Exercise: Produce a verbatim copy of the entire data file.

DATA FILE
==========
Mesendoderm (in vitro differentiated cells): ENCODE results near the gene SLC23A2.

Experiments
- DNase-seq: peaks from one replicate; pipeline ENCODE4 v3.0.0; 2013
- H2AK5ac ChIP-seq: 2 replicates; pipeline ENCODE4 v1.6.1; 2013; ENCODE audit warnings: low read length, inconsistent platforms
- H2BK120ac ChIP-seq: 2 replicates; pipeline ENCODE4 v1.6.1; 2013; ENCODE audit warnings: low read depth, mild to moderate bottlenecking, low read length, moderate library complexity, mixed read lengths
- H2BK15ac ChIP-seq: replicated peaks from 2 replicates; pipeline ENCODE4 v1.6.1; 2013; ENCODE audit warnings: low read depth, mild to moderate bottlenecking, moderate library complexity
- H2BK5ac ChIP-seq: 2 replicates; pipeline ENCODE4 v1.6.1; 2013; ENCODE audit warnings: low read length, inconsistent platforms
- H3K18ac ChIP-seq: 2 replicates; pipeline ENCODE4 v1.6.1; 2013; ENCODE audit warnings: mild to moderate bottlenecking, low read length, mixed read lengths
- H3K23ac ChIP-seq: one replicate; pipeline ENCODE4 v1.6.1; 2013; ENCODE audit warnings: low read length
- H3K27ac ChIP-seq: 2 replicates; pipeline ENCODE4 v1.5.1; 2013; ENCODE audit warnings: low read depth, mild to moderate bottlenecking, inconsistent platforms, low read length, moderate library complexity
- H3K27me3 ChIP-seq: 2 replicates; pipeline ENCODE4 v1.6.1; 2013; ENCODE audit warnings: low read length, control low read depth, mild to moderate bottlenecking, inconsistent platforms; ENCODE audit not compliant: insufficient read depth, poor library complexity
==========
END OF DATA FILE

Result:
Mesendoderm (in vitro differentiated cells): ENCODE results near the gene SLC23A2.

Experiments
- DNase-seq: peaks from one replicate; pipeline ENCODE4 v3.0.0; 2013
- H2AK5ac ChIP-seq: 2 replicates; pipeline ENCODE4 v1.6.1; 2013; ENCODE audit warnings: low read length, inconsistent platforms
- H2BK120ac ChIP-seq: 2 replicates; pipeline ENCODE4 v1.6.1; 2013; ENCODE audit warnings: low read depth, mild to moderate bottlenecking, low read length, moderate library complexity, mixed read lengths
- H2BK15ac ChIP-seq: replicated peaks from 2 replicates; pipeline ENCODE4 v1.6.1; 2013; ENCODE audit warnings: low read depth, mild to moderate bottlenecking, moderate library complexity
- H2BK5ac ChIP-seq: 2 replicates; pipeline ENCODE4 v1.6.1; 2013; ENCODE audit warnings: low read length, inconsistent platforms
- H3K18ac ChIP-seq: 2 replicates; pipeline ENCODE4 v1.6.1; 2013; ENCODE audit warnings: mild to moderate bottlenecking, low read length, mixed read lengths
- H3K23ac ChIP-seq: one replicate; pipeline ENCODE4 v1.6.1; 2013; ENCODE audit warnings: low read length
- H3K27ac ChIP-seq: 2 replicates; pipeline ENCODE4 v1.5.1; 2013; ENCODE audit warnings: low read depth, mild to moderate bottlenecking, inconsistent platforms, low read length, moderate library complexity
- H3K27me3 ChIP-seq: 2 replicates; pipeline ENCODE4 v1.6.1; 2013; ENCODE audit warnings: low read length, control low read depth, mild to moderate bottlenecking, inconsistent platforms; ENCODE audit not compliant: insufficient read depth, poor library complexity